Ingleborough is the second highest of the Three Peaks and also the second highest in the Yorkshire Dales. It is the third and last peak to be climbed on the Three Peak Challenge walk. Ingleborough’s distinctive and striking appearance from all directions and from a great distance is due to the unusual geology of the underlying rock. The summit is a broad plateau half a mile in circumference carpeted with dry turf. At the highest point near the south western corner there is an Ordnance Survey trig point and just to the north is a well built wind shelter with a view indicator built into its centre. Between them there is a large cairn and where the Ingleton path reaches the summit rim there is an even larger cairn which is the remains of a battlemented round tower built in 1830. Along the northern and eastern edges of the plateau are the remains of a broken wall believed to have been a Roman military camp but now known to be an Iron Age hill fort or fortress. On the western side of Ingleborough there is a large limestone plateau known as White Scars below which runs the 4 mile White Scar Caves of which the entrance has been developed into a show cave. The ridge it throws out to the north east leads to the summit of Simon Fell. There are a few ways to ascend Ingleborough the most popular from Ingleton following a walled lane before emerging onto Carina Bottom then a steep climb through the limestone cliffs to the summit, there and back. It can be climbed from Horton-in-Ribblesdale over extensive areas of limestone pavement which is the route of descent of the Three Peaks Walk and has been greatly improved by the National Trust. There is also a much longer route from Clapham.
Chapel-le-Dale is a hamlet situated on the B6255 road between Ingleton and Ribblehead. Chapel Beck which flows south westerly out of the village soon disappears underground at God’s Bridge and this is where the River Doe begins. Flowing in the same direction the river passes through Twisleton then drops many times forming Ingleton Waterfalls before reaching Ingleton where it meets the River Twiss to form the River Greta.
We turn left out of the car park and head along the road. At the top of the road we turn right still following the road slightly uphill. We continue forward past the t-junction then at the end of the wall we turn right taking the track sign posted Ingleborough 2½ miles. We head forwards uphill following the track through the wall and continue between two walls. We go through a gate with two seats just on the left and keep heading forwards following the track past a farm on the left and then steadily start to head more steeply uphill until we reach the summit of Ingleborough. We pass between the shelter and the pile of rocks heading forwards on the level for a short way. Just past the big cairn we bear off left downhill on the narrow path along the edge. When the path splits we take the left path signposted Chapel-le-Dale to a wall corner. We go through the gate and soon start heading downhill very steeply to the valley bottom. We then follow the stone flags to go through a gate bearing right then left between the limestone pavements. The path turns right and we head forwards towards a gate. Just before the gate we bear off left slightly downhill to go through a gap in the wall. We head forwards to the corner then turn left downhill following the wall on our right to the buildings. We bear right at the buildings and follow the path through the fields to the main road and cross straight over to Chapel-le-Dale. We follow the minor road over a bridge and bear left to go through a gate next to a cattle grid. We are now on the Roman Road and we just keep following it until we see a barn on the left. We go through the gate at the side of the barn and head forwards to the River Doe. We cross over the river via the stepping stones (if flooded keep following the Roman Road to Ingleton) and bear right over the fields with a wall on our left. At the top right hand corner of the field we go through a gate and head towards the telegraph pole. We follow the telegraph poles until we come to a track. We turn left and go over the stile in the corner. We come out at a quarry and we bear left following the public footpath sign through the trees. At the road and quarry entrance we follow the public footpath sign through a gate, to avoid walking on the road, to the next gate. We turn left to the road and cross straight over. We now head uphill to the top of the field, cross over a ladder stile, turn right and follow the wall to the track we started on. We now retrace our steps back to the car park.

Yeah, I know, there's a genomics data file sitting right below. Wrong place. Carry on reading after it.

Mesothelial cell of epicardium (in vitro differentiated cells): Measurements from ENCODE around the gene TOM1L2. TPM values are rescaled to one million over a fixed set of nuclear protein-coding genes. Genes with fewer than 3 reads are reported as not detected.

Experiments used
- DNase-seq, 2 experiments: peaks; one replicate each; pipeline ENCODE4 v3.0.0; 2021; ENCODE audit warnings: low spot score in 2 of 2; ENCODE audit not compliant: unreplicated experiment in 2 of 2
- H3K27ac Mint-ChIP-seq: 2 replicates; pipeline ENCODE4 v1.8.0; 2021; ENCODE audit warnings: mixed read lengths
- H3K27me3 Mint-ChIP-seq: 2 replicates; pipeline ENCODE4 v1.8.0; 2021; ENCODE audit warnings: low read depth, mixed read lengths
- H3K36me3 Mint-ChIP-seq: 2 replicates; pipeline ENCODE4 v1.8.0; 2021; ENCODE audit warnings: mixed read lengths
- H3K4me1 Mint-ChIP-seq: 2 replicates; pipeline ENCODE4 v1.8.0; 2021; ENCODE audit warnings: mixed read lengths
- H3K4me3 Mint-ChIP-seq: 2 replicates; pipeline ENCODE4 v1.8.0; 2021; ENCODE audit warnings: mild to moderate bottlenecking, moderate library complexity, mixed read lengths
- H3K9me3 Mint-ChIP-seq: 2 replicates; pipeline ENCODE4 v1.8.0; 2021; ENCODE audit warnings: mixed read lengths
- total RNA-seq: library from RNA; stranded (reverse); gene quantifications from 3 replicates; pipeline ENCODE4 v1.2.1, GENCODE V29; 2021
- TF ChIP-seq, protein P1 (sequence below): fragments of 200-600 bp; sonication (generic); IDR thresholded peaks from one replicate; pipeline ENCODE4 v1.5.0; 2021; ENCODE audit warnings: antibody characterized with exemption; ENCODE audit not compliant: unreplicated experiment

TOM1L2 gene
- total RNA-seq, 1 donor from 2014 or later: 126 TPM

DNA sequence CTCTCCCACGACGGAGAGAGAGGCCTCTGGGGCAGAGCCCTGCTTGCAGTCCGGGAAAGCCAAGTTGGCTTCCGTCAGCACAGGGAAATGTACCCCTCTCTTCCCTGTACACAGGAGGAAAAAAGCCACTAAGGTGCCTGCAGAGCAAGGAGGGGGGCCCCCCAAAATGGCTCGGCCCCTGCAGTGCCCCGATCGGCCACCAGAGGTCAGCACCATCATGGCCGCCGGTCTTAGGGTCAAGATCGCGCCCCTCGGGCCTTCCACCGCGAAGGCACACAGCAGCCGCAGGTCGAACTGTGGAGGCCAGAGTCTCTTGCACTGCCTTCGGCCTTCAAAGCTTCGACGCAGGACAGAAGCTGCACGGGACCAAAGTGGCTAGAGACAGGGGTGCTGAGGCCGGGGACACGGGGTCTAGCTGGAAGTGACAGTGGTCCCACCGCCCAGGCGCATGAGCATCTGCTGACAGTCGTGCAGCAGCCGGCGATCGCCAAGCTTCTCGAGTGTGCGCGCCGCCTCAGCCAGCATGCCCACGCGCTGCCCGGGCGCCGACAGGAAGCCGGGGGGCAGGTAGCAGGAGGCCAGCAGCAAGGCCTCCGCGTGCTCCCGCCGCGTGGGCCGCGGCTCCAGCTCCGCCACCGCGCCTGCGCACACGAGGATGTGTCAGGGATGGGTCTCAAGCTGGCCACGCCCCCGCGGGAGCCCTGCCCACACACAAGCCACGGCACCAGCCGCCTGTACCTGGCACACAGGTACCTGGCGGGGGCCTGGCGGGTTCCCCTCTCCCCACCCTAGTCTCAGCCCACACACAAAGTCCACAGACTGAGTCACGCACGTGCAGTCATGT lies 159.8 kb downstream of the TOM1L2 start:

This is a moderate to hard walk on good well distinct paths and tracks with some steep inclines and declines.
Elevation: approx lowest point 133m (436.6ft) approx highest point 724m (2377.6ft)
Distance and Start Point
Approx 9.9 miles allow 4.5 to 5 hours using OS Explorer Map OL2, Yorkshire Dales, Southern and Western areas.
Start point: Ingleton car park with Tourist Information Centre.
Directions and Parking
From the A1 take the A684 to Bedale, Leyburn and Hawes. Make your way through the centre of Hawes and when the main road bears right to Sedbergh take the left turn to Ingleton on the B6255. On entering Ingleton follow the road round to the left onto Main Street. The car park at the Community Centre with a Tourist Information Centre is situated on the right.
From the A65 take the B6255 into Ingleton heading straight over at the roundabout. The car park at the Community Centre is on the left.
Parking: There are two Pay and Display car parks in Ingleton. The main one is at the Community Centre on Main Street, the other on Backgate just off the B6255. Both are £3.60 for over four hours.
Toilets and Refreshments
There are public toilets in the Community Centre car park and also at the Ingleton Waterfalls car park. For refreshments in Ingleton there is the Coffee Pot, a small family run bakery and three pubs the Wheatsheaf Hotel, the Craven Heiffer Inn and the Three Horseshoes all three have B&B accommodation.